The main plot point of the first two seasons of the trilogy is the Civil War between the Federal Army and the New Republic. While in the beginning this war is portrayed as the stereotypical, Rebellion vs Evil Empire, that facade disappears halfway through Season 12, when Tucker, Simmons, Grif, and Caboose find out from Wash that the Feds are struggling just as much as the Rebels and both sides have good people on them. In fact, Felix reveals that the entire war had been prolonged in order for Malcom Hargrove and his company to profit off the planet after the two armies had destroyed each other. While the Reds and Blues manage to create a truce between the two armies so they can combat Charon, the Feds and Rebels are still unable to trust each other due to their bloody history. This only ends when Doyle sacrificed himself for both sides and the entire planet, and Kimball learns to view the two sides as what they After this, the two armies, now one, are able to defeat Charon's forces once and for all.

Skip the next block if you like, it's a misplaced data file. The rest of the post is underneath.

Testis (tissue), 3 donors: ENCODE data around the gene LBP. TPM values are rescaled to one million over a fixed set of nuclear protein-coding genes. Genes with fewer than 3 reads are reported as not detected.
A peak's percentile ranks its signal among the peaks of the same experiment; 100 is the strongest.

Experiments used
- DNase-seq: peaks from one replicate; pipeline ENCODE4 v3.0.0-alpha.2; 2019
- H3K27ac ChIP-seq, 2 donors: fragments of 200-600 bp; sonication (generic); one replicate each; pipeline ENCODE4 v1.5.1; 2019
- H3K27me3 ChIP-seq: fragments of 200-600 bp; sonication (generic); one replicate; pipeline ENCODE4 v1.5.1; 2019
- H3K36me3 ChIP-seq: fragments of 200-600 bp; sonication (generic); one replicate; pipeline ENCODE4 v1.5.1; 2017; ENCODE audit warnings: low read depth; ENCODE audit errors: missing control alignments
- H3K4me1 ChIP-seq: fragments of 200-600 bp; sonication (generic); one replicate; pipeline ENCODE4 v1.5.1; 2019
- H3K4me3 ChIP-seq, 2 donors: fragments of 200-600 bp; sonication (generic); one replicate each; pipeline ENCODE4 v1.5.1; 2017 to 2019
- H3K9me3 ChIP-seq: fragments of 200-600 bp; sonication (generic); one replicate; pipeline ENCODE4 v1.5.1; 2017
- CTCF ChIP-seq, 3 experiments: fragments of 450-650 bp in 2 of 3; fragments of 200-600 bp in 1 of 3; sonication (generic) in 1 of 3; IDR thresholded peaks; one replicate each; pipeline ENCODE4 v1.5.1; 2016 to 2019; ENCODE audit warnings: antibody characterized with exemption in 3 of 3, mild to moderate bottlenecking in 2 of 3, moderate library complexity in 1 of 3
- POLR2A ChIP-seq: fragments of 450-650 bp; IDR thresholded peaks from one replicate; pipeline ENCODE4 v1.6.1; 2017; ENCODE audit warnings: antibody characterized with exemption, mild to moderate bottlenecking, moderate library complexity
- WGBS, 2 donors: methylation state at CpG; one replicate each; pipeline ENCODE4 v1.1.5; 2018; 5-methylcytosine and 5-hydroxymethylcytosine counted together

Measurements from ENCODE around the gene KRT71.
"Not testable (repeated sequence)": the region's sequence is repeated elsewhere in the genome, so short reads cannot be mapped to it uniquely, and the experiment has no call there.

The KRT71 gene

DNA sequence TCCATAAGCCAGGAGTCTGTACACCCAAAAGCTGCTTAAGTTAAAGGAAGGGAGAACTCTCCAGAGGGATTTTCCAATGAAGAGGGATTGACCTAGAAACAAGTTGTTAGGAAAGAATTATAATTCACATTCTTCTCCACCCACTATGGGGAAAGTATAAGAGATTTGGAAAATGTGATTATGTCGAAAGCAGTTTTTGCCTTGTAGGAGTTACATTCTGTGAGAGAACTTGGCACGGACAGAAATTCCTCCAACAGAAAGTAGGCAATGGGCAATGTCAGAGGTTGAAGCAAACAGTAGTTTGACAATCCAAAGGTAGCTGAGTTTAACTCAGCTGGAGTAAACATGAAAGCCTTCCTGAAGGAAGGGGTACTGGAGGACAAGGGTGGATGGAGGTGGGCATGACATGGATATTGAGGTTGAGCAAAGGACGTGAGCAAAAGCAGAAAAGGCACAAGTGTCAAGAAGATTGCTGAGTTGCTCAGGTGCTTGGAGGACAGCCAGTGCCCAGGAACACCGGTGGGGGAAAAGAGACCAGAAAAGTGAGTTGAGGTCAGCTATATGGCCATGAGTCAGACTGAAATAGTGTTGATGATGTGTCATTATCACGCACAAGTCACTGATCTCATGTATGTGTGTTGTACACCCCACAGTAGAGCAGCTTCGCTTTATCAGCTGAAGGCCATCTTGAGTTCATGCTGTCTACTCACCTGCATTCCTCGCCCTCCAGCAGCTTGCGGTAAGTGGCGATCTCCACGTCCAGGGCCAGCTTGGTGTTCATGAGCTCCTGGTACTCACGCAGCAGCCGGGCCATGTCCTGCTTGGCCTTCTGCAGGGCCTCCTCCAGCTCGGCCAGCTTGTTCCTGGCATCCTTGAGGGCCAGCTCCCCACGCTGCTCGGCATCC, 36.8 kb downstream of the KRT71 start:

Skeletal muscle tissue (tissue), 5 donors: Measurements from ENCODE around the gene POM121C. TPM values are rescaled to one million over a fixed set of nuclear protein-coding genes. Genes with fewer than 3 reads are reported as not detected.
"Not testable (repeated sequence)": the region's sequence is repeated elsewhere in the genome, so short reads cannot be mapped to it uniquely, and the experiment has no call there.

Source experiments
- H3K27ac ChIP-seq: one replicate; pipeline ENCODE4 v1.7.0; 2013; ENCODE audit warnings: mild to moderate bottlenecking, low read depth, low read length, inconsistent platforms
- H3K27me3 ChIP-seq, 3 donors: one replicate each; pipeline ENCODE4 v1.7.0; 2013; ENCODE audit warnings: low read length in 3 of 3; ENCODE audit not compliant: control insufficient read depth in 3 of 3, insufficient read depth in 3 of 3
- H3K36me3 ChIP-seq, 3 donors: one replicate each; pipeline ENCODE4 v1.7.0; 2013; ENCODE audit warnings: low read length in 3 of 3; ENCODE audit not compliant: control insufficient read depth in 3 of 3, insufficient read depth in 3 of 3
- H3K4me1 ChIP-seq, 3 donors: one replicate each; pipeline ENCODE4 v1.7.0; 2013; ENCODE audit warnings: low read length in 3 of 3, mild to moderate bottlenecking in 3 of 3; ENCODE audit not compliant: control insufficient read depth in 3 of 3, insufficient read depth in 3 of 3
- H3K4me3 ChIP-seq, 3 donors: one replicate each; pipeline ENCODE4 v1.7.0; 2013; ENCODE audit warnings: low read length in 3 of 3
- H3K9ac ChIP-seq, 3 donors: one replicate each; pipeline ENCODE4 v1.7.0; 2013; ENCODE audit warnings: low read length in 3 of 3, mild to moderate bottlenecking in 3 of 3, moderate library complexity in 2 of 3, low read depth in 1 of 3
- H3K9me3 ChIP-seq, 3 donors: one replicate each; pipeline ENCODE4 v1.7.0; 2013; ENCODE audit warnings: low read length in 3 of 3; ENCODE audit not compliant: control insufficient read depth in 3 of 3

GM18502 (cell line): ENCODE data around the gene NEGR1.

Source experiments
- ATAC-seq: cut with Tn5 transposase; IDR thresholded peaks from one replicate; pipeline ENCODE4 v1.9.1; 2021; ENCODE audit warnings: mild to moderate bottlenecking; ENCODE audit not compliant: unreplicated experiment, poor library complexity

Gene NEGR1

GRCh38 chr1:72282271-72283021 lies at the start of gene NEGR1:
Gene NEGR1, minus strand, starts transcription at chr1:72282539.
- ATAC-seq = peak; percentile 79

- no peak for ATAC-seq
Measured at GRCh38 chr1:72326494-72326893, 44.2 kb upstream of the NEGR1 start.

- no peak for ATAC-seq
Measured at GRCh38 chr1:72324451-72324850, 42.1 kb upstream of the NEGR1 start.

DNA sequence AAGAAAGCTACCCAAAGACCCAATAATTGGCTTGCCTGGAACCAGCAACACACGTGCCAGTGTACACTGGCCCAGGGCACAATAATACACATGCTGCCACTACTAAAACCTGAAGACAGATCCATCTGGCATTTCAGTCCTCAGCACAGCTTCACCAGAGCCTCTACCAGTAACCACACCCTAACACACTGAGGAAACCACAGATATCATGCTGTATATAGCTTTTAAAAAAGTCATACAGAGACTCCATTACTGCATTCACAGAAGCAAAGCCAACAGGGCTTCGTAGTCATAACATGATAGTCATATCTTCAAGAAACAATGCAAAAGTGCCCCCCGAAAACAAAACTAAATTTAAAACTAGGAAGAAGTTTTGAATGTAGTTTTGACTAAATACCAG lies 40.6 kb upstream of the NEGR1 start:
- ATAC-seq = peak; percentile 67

Faith[edit | edit source]

Over the course of the trilogy, several of the main characters must learn to put faith in themselves and each other. In Season 11, Wash must place his faith in Tucker and the rest of the reds and blues that they can survive without his help, as he lets himself be captured by Locus so that Tucker, Grif, Caboose, and Simmons can escape. Kimball puts her faith in the reds and blues to help end the Civil War, and Tucker must learn to have faith in himself as a leader. During Season 13, Carolina struggles with the idea that she may not be able to stop Sharkface on her own and protect her friends, while Epsilon assures her that she can win if she trusts herself, which she does. Doyle sacrifices himself, trusting that Kimball can lead the rest of Chorus to victory. This display of trust allows Kimball to put her faith in the Federal Army, and inspires both armies to trust one another in the final battle. On the flip side, Locus loses his faith in his ideology of being a weapon, and his faith that Felix is truly helping him survive. This results in Locus abandoning both his partner and his mission, leaving him without a purpose. Finally, Church deconstructs himself in order to run Tuckers new suit, aware that he will never know if the Reds and Blues will survive, but puts his faith in them anyway.